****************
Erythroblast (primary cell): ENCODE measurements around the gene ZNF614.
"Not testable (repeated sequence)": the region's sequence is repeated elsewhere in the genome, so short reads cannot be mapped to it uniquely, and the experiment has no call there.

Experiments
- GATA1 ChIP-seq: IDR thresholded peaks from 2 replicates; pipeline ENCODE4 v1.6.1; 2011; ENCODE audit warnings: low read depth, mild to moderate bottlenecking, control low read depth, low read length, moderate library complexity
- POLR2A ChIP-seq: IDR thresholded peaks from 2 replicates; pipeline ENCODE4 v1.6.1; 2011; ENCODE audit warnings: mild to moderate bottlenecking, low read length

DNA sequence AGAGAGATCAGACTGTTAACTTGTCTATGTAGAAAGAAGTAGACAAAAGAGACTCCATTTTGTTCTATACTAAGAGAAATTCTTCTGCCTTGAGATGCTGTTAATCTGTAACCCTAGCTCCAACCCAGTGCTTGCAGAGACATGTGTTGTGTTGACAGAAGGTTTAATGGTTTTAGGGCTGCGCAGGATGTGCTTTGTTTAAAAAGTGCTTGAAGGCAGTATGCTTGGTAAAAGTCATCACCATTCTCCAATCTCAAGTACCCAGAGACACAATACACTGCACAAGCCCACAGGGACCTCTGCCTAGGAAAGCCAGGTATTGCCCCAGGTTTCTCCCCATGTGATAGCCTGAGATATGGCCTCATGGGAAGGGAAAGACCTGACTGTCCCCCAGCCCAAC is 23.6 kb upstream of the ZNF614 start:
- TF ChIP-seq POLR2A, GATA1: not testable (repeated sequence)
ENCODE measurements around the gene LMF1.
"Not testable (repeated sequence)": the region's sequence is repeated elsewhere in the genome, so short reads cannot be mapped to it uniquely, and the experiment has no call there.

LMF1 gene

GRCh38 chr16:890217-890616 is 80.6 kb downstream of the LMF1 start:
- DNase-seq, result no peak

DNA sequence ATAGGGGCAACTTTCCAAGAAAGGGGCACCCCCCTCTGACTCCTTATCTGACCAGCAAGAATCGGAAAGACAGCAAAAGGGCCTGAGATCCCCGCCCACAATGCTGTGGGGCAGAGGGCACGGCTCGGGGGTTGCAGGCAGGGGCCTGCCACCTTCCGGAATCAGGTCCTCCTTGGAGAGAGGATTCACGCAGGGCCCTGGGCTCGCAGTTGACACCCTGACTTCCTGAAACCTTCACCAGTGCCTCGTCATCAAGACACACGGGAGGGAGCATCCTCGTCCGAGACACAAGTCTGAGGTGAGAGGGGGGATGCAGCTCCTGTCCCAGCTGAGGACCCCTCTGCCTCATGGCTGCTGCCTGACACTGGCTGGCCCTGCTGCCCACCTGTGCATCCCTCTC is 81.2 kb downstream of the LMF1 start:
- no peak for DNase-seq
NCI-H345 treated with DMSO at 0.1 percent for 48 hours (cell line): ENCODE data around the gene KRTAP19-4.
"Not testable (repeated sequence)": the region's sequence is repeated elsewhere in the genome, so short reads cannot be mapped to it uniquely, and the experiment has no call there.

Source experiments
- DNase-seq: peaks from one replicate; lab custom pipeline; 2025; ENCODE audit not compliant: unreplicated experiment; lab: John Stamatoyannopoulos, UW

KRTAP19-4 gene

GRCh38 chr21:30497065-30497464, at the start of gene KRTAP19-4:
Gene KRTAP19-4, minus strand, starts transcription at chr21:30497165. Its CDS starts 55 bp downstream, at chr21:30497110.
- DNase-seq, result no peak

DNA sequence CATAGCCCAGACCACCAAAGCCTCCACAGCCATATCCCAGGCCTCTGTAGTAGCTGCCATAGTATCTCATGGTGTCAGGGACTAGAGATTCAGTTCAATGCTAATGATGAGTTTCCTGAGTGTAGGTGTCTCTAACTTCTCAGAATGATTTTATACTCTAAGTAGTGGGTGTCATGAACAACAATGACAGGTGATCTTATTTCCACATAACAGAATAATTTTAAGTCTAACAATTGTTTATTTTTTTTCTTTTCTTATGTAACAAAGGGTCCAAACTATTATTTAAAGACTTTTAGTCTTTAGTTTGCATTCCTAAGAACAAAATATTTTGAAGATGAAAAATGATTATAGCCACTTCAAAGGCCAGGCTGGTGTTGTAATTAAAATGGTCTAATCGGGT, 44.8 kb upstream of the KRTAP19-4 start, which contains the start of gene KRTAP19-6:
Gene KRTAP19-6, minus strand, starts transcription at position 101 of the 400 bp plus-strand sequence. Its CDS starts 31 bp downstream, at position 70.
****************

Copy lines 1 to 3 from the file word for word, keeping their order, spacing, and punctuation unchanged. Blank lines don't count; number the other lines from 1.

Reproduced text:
Erythroblast (primary cell): ENCODE measurements around the gene ZNF614.
"Not testable (repeated sequence)": the region's sequence is repeated elsewhere in the genome, so short reads cannot be mapped to it uniquely, and the experiment has no call there.

Experiments